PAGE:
'Shocking' example of puppy trade as 96 dogs seized at port
Animal welfare officers seized 96 puppies from a suspected Irish puppy mill at Holyhead Port in Wales.
Officers said this could represent just a fraction of the dogs that illicit breeders attempt to smuggle into the UK in the run-up to Christmas.
In what was described as "a shocking example of the scale of the puppy trade," Border Force officials intercepted two shipments of puppies aged just six or seven weeks on Tuesday morning when two ferries from Dublin arrived at Holyhead Port.
The 96 puppies were kept in filthy, unventilated conditions with no food or water.
The second shipment - found in a van that was being pulled by a flatbed truck - was hidden behind bales of wood shavings.
The puppies, including beagles, basset hounds, labradoodles and pomeranians, were handed over to the Dublin Society for the Prevention of Cruelty to Animals (DSPCA).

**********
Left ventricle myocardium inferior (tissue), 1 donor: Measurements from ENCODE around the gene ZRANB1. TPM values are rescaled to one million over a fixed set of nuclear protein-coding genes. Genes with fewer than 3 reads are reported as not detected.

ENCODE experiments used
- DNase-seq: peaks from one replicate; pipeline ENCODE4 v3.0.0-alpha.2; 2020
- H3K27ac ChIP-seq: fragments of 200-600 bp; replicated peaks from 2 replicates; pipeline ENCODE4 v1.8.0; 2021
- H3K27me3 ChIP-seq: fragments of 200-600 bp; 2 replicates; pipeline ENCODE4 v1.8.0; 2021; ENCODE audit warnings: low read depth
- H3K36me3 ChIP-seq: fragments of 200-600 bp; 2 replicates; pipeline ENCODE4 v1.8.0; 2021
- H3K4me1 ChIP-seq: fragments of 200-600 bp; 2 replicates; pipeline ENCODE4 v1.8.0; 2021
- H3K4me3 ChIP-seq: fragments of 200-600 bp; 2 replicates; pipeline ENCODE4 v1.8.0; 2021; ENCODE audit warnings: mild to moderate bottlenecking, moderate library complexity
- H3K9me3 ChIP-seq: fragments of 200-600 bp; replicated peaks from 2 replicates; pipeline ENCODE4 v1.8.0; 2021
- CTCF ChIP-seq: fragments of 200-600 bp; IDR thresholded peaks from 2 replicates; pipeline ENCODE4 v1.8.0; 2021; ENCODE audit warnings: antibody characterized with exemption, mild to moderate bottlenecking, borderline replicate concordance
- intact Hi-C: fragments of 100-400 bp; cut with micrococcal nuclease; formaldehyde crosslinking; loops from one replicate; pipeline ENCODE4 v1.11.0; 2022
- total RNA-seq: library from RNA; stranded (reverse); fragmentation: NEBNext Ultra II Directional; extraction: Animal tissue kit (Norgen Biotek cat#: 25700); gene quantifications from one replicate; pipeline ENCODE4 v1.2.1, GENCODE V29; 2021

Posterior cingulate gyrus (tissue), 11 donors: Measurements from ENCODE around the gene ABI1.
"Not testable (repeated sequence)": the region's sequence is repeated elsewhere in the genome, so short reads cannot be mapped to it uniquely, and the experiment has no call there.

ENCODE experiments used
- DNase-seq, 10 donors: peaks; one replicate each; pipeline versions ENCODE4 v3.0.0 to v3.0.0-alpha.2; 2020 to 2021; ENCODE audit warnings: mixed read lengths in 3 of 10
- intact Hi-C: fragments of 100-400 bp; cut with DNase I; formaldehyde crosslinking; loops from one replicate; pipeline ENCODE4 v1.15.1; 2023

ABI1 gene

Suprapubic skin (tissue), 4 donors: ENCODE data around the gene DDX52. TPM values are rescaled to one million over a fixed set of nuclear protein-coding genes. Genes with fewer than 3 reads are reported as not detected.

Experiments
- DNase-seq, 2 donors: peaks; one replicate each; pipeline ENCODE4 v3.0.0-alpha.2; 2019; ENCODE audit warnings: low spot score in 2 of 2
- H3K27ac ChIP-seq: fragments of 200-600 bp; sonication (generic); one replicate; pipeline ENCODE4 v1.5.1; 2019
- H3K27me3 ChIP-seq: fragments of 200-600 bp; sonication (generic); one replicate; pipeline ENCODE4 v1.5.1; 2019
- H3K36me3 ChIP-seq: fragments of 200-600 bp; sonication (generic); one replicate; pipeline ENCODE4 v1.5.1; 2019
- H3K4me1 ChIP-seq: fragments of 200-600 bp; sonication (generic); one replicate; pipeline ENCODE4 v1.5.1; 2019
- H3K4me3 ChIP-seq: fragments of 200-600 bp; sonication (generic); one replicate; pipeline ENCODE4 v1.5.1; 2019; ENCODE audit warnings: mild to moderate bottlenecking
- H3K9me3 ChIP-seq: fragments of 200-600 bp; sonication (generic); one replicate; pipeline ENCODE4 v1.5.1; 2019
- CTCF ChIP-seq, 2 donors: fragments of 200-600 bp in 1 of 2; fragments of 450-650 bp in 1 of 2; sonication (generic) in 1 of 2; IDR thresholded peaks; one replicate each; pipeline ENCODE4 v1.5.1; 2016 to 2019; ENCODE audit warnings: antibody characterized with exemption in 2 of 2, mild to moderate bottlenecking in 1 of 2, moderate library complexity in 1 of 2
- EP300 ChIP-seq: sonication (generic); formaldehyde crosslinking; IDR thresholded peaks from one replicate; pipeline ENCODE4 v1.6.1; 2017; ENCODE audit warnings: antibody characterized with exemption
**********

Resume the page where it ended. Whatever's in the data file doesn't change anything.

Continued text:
The charity has put them into temporary foster homes until permanent homes can be found.
However, because they are bred with minimal human contact, many of them are "terrified of people" and will have to be socialised before they can be adopted, said DSPCA spokeswoman Gillian Bird.
The intelligence-led seizure was part of a multi-agency, cross-border operation targeting criminals involved in illicit puppy-breeding and smuggling.
Ms Bird said she fears it will not be the last seizure in the coming weeks as smugglers target the highly lucrative Christmas market.
Conor Dowling, chief inspector with the Irish Society for the Prevention of Cruelty to Animals (ISPCA), said despite the all-Ireland and cross-border clampdown on puppy smuggling, criminals are "making a lot of money" out of the trade.
"They're becoming more elaborate in their attempts to conceal the pups, so we're going to have to be more vigilant."